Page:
Diversity isn’t a panacea in and of itself: established structures and processes for teamwork are equally vital.

It’s essential to note that simply making a team more diverse does not guarantee results. Diverse teams must also find ways to work together productively and to manage the variability of their perspectives. This can take time.

It’s also worth noting that a strong sense of team and organisational inclusion—and psychological safety—is key to unlock the benefits associated with a diverse, multidisciplinary approach.

Well-practiced multidisciplinary teams are well worth engaging.

Many organisations are taking steps to insource their own capability when it comes to multidisciplinary teams.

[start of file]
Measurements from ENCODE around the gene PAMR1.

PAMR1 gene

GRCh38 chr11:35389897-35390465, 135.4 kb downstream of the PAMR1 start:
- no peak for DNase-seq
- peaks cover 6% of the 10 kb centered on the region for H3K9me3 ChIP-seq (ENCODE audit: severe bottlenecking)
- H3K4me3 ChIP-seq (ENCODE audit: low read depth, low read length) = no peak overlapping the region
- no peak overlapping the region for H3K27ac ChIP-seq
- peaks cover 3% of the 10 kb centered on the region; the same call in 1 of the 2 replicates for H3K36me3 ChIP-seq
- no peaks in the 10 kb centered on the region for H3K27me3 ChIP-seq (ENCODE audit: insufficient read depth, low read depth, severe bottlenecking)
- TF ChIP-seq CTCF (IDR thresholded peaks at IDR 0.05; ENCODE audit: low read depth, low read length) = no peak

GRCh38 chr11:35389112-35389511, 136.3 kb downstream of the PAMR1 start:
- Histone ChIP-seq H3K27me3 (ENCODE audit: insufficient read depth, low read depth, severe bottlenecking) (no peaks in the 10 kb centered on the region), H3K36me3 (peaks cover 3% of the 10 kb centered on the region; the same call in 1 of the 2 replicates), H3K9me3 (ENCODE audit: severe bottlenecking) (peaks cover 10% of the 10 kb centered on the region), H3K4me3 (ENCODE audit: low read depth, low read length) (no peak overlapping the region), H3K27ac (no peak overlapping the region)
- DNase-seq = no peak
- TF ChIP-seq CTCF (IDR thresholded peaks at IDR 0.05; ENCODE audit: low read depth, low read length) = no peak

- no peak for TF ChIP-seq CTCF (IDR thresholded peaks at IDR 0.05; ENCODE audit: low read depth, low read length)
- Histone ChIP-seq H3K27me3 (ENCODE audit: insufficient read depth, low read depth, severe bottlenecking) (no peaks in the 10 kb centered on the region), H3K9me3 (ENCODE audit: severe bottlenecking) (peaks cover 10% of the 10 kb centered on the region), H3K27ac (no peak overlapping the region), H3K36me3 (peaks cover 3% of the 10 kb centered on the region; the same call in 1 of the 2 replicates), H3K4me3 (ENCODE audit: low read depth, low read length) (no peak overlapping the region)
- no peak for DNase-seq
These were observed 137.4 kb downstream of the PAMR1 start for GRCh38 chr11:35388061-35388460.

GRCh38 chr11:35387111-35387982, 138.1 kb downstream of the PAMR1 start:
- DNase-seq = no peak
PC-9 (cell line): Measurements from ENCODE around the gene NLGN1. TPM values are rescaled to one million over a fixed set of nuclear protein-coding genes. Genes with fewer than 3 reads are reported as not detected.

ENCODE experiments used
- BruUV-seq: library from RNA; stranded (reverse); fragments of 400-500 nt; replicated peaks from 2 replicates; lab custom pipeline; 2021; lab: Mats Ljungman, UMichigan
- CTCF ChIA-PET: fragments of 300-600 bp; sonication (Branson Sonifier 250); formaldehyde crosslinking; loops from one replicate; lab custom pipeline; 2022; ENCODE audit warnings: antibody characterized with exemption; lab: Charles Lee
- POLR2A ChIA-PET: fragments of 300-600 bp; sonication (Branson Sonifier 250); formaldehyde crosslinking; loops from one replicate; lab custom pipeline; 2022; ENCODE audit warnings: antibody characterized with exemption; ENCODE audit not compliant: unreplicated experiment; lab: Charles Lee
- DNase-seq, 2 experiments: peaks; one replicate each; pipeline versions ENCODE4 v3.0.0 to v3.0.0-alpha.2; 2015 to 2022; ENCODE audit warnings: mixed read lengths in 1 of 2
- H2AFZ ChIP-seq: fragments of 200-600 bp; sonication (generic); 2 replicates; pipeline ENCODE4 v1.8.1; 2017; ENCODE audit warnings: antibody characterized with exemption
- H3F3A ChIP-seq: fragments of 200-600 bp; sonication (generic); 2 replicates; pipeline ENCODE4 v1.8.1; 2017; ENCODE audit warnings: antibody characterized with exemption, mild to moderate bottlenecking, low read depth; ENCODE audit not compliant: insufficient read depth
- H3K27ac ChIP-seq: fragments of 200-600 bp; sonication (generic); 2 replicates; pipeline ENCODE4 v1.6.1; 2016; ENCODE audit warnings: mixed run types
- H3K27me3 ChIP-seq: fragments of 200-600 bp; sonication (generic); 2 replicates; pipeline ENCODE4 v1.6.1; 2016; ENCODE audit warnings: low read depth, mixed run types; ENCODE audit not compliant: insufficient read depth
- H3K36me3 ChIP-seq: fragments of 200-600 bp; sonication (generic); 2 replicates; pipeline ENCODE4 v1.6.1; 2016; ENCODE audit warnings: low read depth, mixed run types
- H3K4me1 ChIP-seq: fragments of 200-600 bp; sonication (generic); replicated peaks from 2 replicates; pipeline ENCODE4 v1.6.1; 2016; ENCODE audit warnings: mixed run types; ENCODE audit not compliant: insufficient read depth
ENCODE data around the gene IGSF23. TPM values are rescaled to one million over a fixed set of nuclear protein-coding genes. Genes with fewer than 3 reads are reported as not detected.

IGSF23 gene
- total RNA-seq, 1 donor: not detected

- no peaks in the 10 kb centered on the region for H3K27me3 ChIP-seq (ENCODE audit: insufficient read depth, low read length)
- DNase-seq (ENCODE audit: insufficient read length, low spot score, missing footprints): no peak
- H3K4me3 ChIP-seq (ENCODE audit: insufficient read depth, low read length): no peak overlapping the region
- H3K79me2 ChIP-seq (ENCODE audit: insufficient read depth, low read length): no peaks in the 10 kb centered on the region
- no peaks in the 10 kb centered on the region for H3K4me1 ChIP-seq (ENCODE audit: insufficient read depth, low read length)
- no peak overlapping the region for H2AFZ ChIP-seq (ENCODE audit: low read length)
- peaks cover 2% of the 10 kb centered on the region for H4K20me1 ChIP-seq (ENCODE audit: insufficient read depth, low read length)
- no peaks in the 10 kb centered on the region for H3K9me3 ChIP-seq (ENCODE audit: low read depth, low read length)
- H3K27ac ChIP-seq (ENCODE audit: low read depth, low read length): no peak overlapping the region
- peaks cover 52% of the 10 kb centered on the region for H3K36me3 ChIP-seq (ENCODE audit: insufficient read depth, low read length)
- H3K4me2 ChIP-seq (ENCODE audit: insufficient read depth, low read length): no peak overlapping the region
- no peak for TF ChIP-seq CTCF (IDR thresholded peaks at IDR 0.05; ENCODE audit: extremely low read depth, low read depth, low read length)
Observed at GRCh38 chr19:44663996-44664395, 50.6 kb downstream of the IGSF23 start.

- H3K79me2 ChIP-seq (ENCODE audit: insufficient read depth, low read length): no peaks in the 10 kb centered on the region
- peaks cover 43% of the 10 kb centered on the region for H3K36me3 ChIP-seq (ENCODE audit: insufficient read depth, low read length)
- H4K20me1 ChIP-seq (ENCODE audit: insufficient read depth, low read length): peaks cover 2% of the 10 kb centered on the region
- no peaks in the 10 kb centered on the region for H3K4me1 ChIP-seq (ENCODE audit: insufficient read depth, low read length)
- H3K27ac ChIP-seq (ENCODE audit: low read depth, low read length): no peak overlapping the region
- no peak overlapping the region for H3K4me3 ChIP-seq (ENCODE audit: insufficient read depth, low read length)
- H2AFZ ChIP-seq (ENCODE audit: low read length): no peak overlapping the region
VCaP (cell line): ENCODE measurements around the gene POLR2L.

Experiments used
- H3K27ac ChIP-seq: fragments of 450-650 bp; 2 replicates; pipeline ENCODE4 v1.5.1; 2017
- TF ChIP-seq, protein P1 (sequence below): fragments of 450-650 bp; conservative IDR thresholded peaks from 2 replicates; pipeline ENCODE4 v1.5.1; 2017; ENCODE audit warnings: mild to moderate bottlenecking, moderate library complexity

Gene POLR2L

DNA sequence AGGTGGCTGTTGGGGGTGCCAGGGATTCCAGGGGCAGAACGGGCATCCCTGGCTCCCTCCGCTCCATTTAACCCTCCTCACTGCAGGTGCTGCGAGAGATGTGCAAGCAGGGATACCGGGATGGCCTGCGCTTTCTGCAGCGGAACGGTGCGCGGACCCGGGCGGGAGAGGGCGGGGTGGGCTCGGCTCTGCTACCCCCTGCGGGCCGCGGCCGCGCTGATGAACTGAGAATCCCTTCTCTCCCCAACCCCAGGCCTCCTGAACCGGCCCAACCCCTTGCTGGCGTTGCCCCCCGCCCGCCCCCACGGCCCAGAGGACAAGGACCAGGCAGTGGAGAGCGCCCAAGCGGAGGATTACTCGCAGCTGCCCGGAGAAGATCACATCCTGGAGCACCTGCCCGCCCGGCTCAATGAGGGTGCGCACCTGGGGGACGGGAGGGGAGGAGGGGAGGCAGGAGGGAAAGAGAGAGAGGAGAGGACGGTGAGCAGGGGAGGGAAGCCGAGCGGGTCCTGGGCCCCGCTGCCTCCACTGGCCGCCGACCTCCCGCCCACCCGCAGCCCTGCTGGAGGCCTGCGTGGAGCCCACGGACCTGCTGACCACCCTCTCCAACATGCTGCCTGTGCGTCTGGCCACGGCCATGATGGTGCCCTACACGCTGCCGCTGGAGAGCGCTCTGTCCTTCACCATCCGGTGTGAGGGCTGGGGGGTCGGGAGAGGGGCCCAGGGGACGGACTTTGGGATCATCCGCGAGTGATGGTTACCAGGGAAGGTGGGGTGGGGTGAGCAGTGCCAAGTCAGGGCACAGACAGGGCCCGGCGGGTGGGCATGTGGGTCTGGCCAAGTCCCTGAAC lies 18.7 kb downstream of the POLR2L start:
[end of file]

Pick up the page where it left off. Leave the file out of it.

While this can be successful, there are many benefits associated with engaging well-practiced high performing teams, rather than building them yourself.

These can include:

  1. Navigating the risk of inadvertently building a homogenous team while trying to create a multidisciplinary team.
  2. Mitigating the time it takes for an insourced multidisciplinary team to develop rhythm, cadence, and collective problem-solving capability.
  3. Leveraging established processes for collaboration and problem solving. By working with teams that already know how to work together, you spend more team on creativity and solution design, and less wasted energy on determining the processes involved with delivery.